For more than two hundred years, political discourse within the House and Senate has been governed by certain rules first put down in the Manual of Parliamentary Practice for the Use of the Senate of the United States, written by Thomas Jefferson in 1801. Known as "Jefferson's Manual," it is prescribed reading for all incoming legislators. It describes not only the rules of parliamentary procedure but also the decorum that must accompany legislative debate. Jefferson wrote that "it is very material that order, decency and regularity, be preserved in a dignified public body."  I daresay that he would be very disappointed with our current Congress.

Ryan Rhodes gives President Obama an earful.
Earlier this week in a town hall meeting in Iowa, President Obama sparred with prominent Tea Party member Ryan Rhodes.  During their sometimes heated exchange "Rhodes shouted out that the president's calls for more civility in politics had little chance of coming to pass after 'your vice president is calling people like me, a Tea Party member, a 'terrorist.'"

A "terrorist"? What is wrong with people? Joe Biden shouldn't be so cavalier with that word, saving it instead to refer to this country's real enemies.  It's completely inappropriate. In a 2009 speech to Congress on his health care reform bill, Obama was interrupted by Rep. Joe Wilson of South Carolina, who shouted "You lie!"  It was an extraordinary breach of decorum and it horrified his fellow legislators. 

Is this any way to run a country?  Differing ideas should spur creative solutions, not animosity. Democracy cannot function without cooperation and mutual respect.   This breakdown in decorum has its genesis in the slanderous campaigning that is so prevalent today.  It should be outlawed. 
 

Wednesday, August 10, 2011

An Entitlements Primer

Today's word is "entitlements."  What exactly are we talking about when we throw this word around?  It is in the national interest for all of us to have an understanding of our federal government's entitlements program, so let's take a look.  Join me, won't you?
Entitlements are "the kind of government program that provides individuals with personal financial benefits (or sometimes special government-provided goods or services) to which an indefinite (but usually rather large) number of potential beneficiaries have a legal right (enforceable in court, if necessary) whenever they meet eligibility conditions that are specified by the standing law that authorizes the program. (emphasis mine) The beneficiaries of entitlement programs are normally individual citizens or residents, but sometimes organizations such as business corporations, local governments, or even political parties may have similar special "entitlements" under certain programs. The most important examples of entitlement programs at the federal level in the United States would include Social Security, Medicare, and Medicaid, most Veterans' Administration programs, federal employee and military retirement plans, unemployment compensation, food stamps, and agricultural price support programs."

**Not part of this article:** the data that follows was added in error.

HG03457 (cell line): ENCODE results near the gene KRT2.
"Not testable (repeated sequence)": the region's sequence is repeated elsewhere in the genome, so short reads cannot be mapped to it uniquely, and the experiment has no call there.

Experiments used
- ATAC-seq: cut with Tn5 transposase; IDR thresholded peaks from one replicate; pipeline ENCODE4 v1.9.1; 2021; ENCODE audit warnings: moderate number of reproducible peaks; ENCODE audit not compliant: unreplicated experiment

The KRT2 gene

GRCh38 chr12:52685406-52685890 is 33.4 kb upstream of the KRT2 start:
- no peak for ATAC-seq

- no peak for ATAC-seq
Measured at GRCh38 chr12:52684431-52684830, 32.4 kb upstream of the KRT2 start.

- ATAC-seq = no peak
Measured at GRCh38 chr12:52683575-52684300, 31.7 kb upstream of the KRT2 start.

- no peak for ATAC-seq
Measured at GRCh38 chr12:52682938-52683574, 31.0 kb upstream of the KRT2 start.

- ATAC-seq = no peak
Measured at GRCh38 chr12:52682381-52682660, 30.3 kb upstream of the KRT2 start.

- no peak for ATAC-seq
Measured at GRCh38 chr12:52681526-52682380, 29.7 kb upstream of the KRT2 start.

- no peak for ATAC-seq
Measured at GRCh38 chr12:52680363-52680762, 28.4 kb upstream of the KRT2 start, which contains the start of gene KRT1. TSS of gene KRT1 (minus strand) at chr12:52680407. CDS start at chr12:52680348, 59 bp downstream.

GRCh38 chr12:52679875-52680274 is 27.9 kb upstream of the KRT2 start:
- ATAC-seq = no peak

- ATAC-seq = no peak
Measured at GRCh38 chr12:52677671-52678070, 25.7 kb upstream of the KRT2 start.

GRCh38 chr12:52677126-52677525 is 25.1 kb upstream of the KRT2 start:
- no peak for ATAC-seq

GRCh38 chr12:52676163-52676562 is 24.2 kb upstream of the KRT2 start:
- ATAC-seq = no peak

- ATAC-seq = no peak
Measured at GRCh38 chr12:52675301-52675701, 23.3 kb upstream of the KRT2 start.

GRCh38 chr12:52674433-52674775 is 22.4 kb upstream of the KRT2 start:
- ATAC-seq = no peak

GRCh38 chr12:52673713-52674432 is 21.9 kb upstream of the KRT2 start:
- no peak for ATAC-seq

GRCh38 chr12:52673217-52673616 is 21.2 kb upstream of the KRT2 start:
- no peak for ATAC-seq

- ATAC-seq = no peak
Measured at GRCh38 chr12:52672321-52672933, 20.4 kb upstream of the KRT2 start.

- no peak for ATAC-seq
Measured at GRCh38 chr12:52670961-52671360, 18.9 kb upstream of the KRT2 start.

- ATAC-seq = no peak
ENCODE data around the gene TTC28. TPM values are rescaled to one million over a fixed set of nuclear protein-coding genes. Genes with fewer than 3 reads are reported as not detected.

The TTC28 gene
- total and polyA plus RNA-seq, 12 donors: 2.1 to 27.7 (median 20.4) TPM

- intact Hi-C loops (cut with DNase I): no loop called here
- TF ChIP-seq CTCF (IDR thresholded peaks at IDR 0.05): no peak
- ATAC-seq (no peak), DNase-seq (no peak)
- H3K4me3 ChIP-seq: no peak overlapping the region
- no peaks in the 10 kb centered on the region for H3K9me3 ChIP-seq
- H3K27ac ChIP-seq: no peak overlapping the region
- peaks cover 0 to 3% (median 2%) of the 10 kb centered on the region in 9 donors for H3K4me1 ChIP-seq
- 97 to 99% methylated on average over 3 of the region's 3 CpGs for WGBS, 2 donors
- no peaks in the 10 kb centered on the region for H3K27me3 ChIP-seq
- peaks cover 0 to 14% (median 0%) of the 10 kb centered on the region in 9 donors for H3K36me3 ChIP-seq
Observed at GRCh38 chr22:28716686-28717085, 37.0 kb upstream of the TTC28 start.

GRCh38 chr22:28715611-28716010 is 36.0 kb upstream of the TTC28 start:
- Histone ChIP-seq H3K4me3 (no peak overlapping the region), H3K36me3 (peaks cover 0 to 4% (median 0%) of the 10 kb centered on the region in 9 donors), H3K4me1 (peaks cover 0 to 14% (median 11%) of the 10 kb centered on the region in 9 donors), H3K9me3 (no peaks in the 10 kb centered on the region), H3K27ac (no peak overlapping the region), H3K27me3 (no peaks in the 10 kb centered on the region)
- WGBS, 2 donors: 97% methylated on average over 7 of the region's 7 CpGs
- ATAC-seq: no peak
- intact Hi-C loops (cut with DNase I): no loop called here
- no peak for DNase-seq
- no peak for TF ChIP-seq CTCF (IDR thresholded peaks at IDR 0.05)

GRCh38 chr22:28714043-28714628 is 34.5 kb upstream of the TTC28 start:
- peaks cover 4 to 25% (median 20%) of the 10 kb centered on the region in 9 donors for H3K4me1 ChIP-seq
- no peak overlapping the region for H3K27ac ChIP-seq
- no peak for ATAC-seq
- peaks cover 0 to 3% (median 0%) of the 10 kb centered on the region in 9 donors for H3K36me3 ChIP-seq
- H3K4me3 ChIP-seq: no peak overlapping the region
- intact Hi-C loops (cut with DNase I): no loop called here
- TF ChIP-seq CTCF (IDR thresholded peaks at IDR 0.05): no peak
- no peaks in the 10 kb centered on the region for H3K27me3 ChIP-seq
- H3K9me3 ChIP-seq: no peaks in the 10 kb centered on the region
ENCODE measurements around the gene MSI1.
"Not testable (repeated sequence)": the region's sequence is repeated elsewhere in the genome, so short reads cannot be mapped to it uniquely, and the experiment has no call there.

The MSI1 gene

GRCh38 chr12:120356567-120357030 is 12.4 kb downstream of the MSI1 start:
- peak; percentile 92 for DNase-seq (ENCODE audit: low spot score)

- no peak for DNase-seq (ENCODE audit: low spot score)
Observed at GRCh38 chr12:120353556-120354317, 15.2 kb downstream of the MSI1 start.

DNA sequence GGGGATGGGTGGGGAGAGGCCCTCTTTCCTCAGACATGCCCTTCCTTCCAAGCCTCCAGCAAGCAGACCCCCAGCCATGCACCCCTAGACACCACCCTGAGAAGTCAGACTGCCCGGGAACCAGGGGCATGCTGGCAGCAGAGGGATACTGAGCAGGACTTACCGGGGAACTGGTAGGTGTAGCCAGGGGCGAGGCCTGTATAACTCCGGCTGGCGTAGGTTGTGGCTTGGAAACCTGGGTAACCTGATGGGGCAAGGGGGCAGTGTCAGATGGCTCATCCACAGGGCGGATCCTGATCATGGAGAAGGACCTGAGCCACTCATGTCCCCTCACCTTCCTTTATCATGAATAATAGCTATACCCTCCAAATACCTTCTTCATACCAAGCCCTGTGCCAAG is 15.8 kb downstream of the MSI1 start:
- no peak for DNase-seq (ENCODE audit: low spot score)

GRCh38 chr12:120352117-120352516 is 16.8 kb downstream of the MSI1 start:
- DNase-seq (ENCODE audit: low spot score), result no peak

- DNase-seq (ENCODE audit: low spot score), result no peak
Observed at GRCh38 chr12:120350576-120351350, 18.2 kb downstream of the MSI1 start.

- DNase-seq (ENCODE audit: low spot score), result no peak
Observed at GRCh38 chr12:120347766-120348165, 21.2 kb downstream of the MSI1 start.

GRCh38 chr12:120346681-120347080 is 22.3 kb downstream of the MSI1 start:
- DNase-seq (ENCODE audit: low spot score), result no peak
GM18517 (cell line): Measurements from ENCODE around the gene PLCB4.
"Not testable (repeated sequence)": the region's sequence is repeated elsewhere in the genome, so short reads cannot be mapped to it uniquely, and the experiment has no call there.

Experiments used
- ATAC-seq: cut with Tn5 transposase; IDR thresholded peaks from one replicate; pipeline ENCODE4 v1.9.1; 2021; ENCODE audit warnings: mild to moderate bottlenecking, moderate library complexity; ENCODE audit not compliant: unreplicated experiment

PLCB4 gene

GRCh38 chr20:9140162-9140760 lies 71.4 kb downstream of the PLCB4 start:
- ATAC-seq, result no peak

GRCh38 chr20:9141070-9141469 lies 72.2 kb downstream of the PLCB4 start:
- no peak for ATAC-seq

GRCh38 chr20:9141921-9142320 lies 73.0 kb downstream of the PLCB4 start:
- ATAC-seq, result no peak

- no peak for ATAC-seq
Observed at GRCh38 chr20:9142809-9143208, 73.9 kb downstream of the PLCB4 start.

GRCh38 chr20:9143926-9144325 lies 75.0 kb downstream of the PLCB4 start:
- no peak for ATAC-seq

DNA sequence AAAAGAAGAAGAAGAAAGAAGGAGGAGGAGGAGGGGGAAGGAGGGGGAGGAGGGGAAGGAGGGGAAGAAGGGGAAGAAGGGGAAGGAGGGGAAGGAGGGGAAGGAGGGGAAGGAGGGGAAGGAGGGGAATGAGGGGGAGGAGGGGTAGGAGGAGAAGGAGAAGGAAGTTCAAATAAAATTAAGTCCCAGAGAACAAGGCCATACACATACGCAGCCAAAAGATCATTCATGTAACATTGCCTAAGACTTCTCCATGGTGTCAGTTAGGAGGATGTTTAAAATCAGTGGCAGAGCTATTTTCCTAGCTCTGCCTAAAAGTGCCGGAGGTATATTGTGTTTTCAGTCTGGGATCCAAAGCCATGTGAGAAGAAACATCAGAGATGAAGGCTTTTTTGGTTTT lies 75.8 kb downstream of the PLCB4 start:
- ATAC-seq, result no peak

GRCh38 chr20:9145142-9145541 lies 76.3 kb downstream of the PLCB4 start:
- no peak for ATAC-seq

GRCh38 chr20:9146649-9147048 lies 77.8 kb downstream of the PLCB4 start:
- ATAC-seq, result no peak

– Paul M. Johnson, "A Glossary of Political Economy Terms"
The underlined section is meaningful because it illustrates the difficult job the government has in controlling spending or even in making budgetary forecasts. Entitlement programs are open to all who meet the eligibility criteria but since there is no way to know in advance how many people that will be in any given year, it is impossible to forecast precisely how much money will be needed. As open-ended programs, they also are exempted from the annual appropriations review to which all non-entitlement expenditures are subjected.

According to Johnson, a professor of Political History at Auburn University, "since the middle 1980s, entitlement programs have accounted for more than half of all federal spending. Taken together with such other almost uncontrollable (in the short run, that is) expenses as interest payments on the national debt and the payment obligations arising from long-term contracts already entered into by the government in past years, entitlement programs leave Congress with no more than about 25% of the annual budget to be scrutinized for possible cutbacks through the regular appropriations process. This very substantially reduces the practicality of trying to counteract the ups and downs of the overall economy through a "discretionary" fiscal policy because so very little of the budget is available for meaningful alteration by the Appropriations and Budget committees on short notice."

When the pie on the right is bigger than the pie on the left, that's a problem.

For 2011, Congress approved a Federal budget of slightly more that $3.8 trillion dollars.  About 65% of this year's budget will be spent funding entitlement programs and paying interest on our national debt. Social Security is the largest of the entitlement programs but there is debate as to whether it actually is an entitlement.  Workers pay into Social Security over the course of their careers, entrusting the government with a portion of their retirement savings.  Since the government merely holds those funds for our eventual benefit, many believe that the program should be stricken from the list of entitlement programs.   Medicare and Medicaid are the other two biggest entitlement programs. Together, these three programs currently account for more than 70% of all entitlement spending.  As the Boomer generation ages, these three programs' costs to the federal government will continue to rise.